HUNTINGTON — After receiving messages of support following his resignation, John Mandt Jr. said Monday he would serve Cabell County if elected to the House of Delegates in the General Election.
Mandt resigned from his seat in the 16th District of the West Virginia House of Delegates on Saturday night after screenshots surfaced of several Facebook chat messages that appear to be Mandt and others using anti-gay and anti-Muslim language while making disparaging remarks about other politicians. Mandt maintains the messages were fabricated in some way.
In a statement from Speaker Roger Hanshaw, R-Clay, Saturday night, Mandt said he was also suspending his campaign for reelection.
Mandt will still be placed on the General Election ballot, and Monday he said if reelected, he will serve because it is what the people want.
“Honestly, after all the support and phone calls and messages of people that were disappointed I resigned — I’ve got to take that into consideration,” Mandt said. “Hey, we all don’t agree on the same things. Things can be posted, fabricated and posted out-of-context to anybody and anyone.”
Mandt said he resigned as to not be a distraction for his colleagues.
“Our leadership does not need to be put in a position to defend me because they are up for reelection and my colleagues don’t need to be distracted by this,” he said.
Mandt also said Monday he has been made aware more fabricated information may be coming out and he would press charges to the fullest extent if and when that happens.
In the meantime, someone will have to be appointed to serve the rest of Mandt’s term in the House. The Republican executive committee of the 16th Delegate District, which covers portions of Cabell and Lincoln counties, will have 15 days to submit names for nomination to the governor. The governor will have five days from the receipt of those names to make the appointment.
Terms of office for delegates elected in the Nov. 3 General Election can begin on Dec. 1, once the elected delegate comes to the House Chamber to take the oath of office.
HUNTINGTON — A jury will resume deliberation Tuesday morning in a Cabell County murder trial of a man accused of shooting a Huntington couple along Williams Avenue in 2017.
Quenton Avery Sheffield, 28, is accused of fatally shooting Aaron William Black, 20, and wounding his girlfriend, Sydney Rice, then 21, both of Huntington, at Black’s Williams Avenue apartment.
After four days of testimony by prosecution witnesses, the defense presented its case over an hour-and-a-half period Monday. They have argued Black was a drug dealer with many enemies who would have had reason to kill him. Sheffield did not testify.
In closing arguments Monday, defense attorney Janice Givens said there was plenty of reasonable doubt to lead to an acquittal, such as Rice telling 911 initially she did not know who had shot her and testimony that she did not hear the six gunshots that hit Black ring out, despite being able to hear voices talking before she was shot.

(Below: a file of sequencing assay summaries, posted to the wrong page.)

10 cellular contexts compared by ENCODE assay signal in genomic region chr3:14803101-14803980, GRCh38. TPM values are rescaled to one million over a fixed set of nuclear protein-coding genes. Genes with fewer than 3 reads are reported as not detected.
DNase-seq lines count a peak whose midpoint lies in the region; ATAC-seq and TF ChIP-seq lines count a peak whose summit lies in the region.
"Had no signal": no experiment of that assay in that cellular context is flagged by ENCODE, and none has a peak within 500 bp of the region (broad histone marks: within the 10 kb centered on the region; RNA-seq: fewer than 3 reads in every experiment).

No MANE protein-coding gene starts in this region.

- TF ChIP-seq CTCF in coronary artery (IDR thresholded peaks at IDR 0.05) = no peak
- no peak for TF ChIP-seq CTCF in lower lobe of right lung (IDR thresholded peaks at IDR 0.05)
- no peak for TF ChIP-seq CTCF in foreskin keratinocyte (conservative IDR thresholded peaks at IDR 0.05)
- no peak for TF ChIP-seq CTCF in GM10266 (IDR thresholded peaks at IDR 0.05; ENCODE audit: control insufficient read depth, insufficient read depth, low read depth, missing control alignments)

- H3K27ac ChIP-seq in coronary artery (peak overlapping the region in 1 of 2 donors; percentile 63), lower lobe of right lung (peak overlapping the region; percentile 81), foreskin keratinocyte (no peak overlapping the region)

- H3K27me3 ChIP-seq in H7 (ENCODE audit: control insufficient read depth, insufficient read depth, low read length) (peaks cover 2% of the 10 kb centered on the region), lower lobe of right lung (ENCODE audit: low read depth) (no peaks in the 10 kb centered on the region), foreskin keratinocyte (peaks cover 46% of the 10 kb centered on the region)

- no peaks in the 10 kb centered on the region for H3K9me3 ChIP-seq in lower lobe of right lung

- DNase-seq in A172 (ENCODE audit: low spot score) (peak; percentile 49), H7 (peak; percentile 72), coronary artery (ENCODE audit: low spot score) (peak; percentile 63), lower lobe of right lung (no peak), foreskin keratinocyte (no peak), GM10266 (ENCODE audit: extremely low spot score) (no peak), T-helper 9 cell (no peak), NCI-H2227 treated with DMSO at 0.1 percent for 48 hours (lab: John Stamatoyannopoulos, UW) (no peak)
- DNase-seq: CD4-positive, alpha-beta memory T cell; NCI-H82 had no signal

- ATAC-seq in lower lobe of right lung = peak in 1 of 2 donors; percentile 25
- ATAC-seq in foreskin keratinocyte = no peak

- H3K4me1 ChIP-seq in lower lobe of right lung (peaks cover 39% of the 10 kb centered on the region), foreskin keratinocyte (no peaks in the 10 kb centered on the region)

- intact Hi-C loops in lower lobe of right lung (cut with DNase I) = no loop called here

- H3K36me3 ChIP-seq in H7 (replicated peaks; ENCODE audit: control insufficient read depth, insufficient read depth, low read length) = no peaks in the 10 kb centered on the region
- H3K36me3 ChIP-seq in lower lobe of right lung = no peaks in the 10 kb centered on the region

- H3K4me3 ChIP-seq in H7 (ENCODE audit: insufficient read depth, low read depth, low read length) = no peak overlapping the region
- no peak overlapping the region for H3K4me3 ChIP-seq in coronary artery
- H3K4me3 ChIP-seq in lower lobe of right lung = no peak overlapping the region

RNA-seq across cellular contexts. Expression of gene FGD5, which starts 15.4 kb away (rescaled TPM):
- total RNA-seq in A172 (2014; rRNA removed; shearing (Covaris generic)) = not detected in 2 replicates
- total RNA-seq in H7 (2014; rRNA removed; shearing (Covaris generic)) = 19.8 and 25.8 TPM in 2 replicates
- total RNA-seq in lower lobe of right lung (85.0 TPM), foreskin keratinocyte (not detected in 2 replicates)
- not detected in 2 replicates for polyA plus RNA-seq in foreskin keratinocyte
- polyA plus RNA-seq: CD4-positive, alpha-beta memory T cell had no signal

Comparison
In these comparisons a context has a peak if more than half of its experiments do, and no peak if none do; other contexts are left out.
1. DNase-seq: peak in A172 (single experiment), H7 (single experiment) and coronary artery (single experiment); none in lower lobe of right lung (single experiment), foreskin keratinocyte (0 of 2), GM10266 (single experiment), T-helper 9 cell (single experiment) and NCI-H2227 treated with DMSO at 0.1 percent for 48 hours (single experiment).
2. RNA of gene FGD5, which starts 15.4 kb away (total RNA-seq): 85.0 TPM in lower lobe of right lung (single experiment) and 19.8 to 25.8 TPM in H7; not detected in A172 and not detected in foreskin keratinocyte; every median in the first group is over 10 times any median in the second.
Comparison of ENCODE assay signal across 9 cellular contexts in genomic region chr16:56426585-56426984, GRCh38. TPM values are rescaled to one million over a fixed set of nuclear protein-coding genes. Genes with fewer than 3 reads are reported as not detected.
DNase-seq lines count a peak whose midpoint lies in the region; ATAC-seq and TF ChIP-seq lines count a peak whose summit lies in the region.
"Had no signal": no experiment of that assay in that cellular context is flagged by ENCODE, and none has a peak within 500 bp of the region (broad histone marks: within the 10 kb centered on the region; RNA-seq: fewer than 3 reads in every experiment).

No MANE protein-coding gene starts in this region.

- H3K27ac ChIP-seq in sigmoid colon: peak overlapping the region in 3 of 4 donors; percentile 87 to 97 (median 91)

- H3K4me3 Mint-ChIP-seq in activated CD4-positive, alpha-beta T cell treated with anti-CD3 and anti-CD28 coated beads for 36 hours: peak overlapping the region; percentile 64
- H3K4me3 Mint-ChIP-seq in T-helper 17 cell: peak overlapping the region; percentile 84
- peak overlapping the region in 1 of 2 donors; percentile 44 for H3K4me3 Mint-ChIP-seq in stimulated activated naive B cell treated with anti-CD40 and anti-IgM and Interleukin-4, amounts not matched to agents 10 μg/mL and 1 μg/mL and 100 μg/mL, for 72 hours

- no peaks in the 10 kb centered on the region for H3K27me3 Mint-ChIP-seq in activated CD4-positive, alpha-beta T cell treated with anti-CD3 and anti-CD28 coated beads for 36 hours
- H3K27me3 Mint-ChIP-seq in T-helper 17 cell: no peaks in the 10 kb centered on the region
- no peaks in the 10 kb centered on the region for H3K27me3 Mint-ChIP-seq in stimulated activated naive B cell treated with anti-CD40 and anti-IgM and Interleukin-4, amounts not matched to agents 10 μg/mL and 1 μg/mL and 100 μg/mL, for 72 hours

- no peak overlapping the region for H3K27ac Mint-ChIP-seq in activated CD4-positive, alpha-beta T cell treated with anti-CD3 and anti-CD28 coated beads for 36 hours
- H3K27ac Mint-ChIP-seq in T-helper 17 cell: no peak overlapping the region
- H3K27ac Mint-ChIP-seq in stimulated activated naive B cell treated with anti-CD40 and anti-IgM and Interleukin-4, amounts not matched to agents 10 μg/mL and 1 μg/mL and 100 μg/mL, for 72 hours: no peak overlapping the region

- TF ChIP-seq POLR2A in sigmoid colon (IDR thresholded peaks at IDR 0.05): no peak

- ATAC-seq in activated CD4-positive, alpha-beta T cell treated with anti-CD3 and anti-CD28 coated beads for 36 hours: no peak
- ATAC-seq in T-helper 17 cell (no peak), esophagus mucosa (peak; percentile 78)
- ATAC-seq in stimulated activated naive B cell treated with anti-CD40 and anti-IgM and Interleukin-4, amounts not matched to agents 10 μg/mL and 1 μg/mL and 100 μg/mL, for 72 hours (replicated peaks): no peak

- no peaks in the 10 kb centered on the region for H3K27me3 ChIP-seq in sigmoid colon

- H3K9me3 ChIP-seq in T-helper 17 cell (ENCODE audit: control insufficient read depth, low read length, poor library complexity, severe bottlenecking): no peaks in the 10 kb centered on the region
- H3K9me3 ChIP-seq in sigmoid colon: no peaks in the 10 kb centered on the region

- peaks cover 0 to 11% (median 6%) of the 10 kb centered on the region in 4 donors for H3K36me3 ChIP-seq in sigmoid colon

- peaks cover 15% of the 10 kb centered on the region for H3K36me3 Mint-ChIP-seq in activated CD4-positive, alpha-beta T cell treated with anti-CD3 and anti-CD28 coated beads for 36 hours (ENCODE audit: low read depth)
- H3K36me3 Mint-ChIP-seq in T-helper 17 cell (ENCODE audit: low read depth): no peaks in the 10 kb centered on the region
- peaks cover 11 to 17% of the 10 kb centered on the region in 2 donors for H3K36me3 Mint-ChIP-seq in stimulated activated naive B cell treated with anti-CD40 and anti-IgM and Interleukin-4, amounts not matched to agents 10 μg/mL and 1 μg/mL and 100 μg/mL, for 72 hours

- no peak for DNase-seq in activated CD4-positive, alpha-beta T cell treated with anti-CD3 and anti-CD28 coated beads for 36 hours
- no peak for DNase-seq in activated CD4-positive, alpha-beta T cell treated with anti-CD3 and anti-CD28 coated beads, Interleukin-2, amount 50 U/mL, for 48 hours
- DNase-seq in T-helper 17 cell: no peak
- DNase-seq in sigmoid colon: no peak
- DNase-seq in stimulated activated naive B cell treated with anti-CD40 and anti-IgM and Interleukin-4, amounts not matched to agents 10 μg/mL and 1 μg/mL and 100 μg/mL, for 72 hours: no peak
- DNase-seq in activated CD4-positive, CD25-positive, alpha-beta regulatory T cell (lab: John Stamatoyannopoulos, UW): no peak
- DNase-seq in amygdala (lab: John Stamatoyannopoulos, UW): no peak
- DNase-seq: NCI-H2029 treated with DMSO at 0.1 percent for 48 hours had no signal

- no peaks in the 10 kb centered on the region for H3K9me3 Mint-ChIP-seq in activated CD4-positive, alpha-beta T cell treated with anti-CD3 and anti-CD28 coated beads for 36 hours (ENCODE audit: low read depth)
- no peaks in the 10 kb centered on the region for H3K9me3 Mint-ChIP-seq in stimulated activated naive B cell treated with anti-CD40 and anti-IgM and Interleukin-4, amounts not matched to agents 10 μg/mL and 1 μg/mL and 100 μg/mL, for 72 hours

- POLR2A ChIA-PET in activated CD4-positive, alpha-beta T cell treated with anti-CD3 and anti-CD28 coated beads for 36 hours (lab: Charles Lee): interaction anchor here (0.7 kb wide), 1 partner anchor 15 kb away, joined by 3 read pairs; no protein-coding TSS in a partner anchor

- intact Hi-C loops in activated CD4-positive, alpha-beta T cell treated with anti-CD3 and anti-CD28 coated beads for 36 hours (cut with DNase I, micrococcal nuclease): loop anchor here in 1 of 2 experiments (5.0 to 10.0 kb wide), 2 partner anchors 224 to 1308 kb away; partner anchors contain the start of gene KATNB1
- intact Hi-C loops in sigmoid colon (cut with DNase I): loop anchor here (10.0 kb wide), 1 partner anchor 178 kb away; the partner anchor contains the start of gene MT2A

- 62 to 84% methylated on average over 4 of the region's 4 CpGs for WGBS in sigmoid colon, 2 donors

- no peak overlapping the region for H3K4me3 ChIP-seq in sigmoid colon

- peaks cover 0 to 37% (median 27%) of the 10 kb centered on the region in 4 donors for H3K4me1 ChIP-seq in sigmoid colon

Rice searching for answers after the shooting and questioning people to see if someone else was at the scene that night was also reasonable doubt, Givens said. No physical evidence placed him at the scene, she said.
“Aaron could have let anyone into that apartment. She didn’t see Sheffield come in,” she said.
Assistant Prosecutor Kellie Neal pointed out physical evidence there was to put Sheffield at the scene, including phone data, cab records and, most importantly, Rice’s identification.
If not Sheffield, then who, Assistant Prosecutor Lauren Plymale asked.
“If the defendant did not commit this crime, if it was some other person, why didn’t she say that,” Plymale said. “There’s been no evidence she had animosity toward the defendant or that she had any bias toward him.”
Why did he turn himself in to police hours away from Huntington a month after the incident, she asked.
Givens said he fled Huntington after police named him as a suspect because he was wanted for something he did not do and was scared.
Rice testified last week Black was a marijuana dealer who would usually conduct business outside of his home, but on the night of the shooting Sheffield had told him he was coming over to purchase marijuana, to which Black had agreed.
Rice was falling asleep on Black’s couch and moved to the bedroom to wait for him while he made the sale. She said she heard the men talking while she played on her phone before she heard Sheffield say a long “wow” and Black gasp.
She testified her bedroom door then opened before Sheffield entered and shot her in the head. She played dead until he left and then found Black sitting with his head on the kitchen table.
Rice told 911 she did not know who shot her and initially said she did not see the shooter’s face. She told police who arrived it had been Sheffield, however, and testified last week she had seen the lower portion of his face and recognized it as Sheffield’s, with whom she was acquainted.
She said after the shooting she heard rumors that Sheffield and Black had been slated to start a “mail business” together, but something went wrong and Black was killed.
Givens said there was no proof presented Sheffield had a motive to kill Black or that this business venture even existed.
Sheffield’s grandmother and sister testified Monday that Sheffield had been at the grandmother’s 12th Avenue home during the time the shooting occurred and left about 1:15 a.m. Sept. 2 to go to a friend’s house.
Last week a detective testified Sheffield’s family said they had not heard from him since Sept. 1.